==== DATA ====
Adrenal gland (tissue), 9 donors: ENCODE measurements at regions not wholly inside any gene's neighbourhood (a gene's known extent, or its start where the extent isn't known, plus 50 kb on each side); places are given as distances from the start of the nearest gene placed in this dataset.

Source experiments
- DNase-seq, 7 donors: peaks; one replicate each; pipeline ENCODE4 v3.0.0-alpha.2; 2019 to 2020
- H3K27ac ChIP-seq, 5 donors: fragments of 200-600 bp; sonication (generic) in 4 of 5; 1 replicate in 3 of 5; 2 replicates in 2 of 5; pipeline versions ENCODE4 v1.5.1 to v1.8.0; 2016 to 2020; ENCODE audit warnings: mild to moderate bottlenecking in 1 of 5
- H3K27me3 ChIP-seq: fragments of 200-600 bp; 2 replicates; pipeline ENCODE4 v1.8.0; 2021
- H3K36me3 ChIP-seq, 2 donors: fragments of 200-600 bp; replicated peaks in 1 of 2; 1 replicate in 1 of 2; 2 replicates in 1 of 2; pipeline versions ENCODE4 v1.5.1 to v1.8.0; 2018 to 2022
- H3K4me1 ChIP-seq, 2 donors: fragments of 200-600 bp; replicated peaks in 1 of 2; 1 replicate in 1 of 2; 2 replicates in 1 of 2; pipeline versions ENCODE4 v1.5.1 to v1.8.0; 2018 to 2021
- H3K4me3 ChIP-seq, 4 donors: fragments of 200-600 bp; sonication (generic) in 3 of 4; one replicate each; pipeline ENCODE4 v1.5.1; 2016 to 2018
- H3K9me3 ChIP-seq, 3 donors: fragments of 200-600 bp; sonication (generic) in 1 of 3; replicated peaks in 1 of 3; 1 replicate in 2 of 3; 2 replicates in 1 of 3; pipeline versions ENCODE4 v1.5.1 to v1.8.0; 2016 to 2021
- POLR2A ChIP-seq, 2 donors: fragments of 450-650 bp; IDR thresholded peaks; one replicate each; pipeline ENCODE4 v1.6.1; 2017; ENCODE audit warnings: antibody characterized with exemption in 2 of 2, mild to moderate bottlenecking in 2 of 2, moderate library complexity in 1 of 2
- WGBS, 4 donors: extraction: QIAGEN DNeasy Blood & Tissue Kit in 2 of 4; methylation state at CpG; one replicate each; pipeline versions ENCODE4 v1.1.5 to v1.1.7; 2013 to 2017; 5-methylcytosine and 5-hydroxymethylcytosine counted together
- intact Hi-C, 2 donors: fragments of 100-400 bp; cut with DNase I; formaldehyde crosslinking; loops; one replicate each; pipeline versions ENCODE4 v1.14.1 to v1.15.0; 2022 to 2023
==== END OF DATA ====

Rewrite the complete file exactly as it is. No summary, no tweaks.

Adrenal gland (tissue), 9 donors: ENCODE measurements at regions not wholly inside any gene's neighbourhood (a gene's known extent, or its start where the extent isn't known, plus 50 kb on each side); places are given as distances from the start of the nearest gene placed in this dataset.

Source experiments
- DNase-seq, 7 donors: peaks; one replicate each; pipeline ENCODE4 v3.0.0-alpha.2; 2019 to 2020
- H3K27ac ChIP-seq, 5 donors: fragments of 200-600 bp; sonication (generic) in 4 of 5; 1 replicate in 3 of 5; 2 replicates in 2 of 5; pipeline versions ENCODE4 v1.5.1 to v1.8.0; 2016 to 2020; ENCODE audit warnings: mild to moderate bottlenecking in 1 of 5
- H3K27me3 ChIP-seq: fragments of 200-600 bp; 2 replicates; pipeline ENCODE4 v1.8.0; 2021
- H3K36me3 ChIP-seq, 2 donors: fragments of 200-600 bp; replicated peaks in 1 of 2; 1 replicate in 1 of 2; 2 replicates in 1 of 2; pipeline versions ENCODE4 v1.5.1 to v1.8.0; 2018 to 2022
- H3K4me1 ChIP-seq, 2 donors: fragments of 200-600 bp; replicated peaks in 1 of 2; 1 replicate in 1 of 2; 2 replicates in 1 of 2; pipeline versions ENCODE4 v1.5.1 to v1.8.0; 2018 to 2021
- H3K4me3 ChIP-seq, 4 donors: fragments of 200-600 bp; sonication (generic) in 3 of 4; one replicate each; pipeline ENCODE4 v1.5.1; 2016 to 2018
- H3K9me3 ChIP-seq, 3 donors: fragments of 200-600 bp; sonication (generic) in 1 of 3; replicated peaks in 1 of 3; 1 replicate in 2 of 3; 2 replicates in 1 of 3; pipeline versions ENCODE4 v1.5.1 to v1.8.0; 2016 to 2021
- POLR2A ChIP-seq, 2 donors: fragments of 450-650 bp; IDR thresholded peaks; one replicate each; pipeline ENCODE4 v1.6.1; 2017; ENCODE audit warnings: antibody characterized with exemption in 2 of 2, mild to moderate bottlenecking in 2 of 2, moderate library complexity in 1 of 2
- WGBS, 4 donors: extraction: QIAGEN DNeasy Blood & Tissue Kit in 2 of 4; methylation state at CpG; one replicate each; pipeline versions ENCODE4 v1.1.5 to v1.1.7; 2013 to 2017; 5-methylcytosine and 5-hydroxymethylcytosine counted together
- intact Hi-C, 2 donors: fragments of 100-400 bp; cut with DNase I; formaldehyde crosslinking; loops; one replicate each; pipeline versions ENCODE4 v1.14.1 to v1.15.0; 2022 to 2023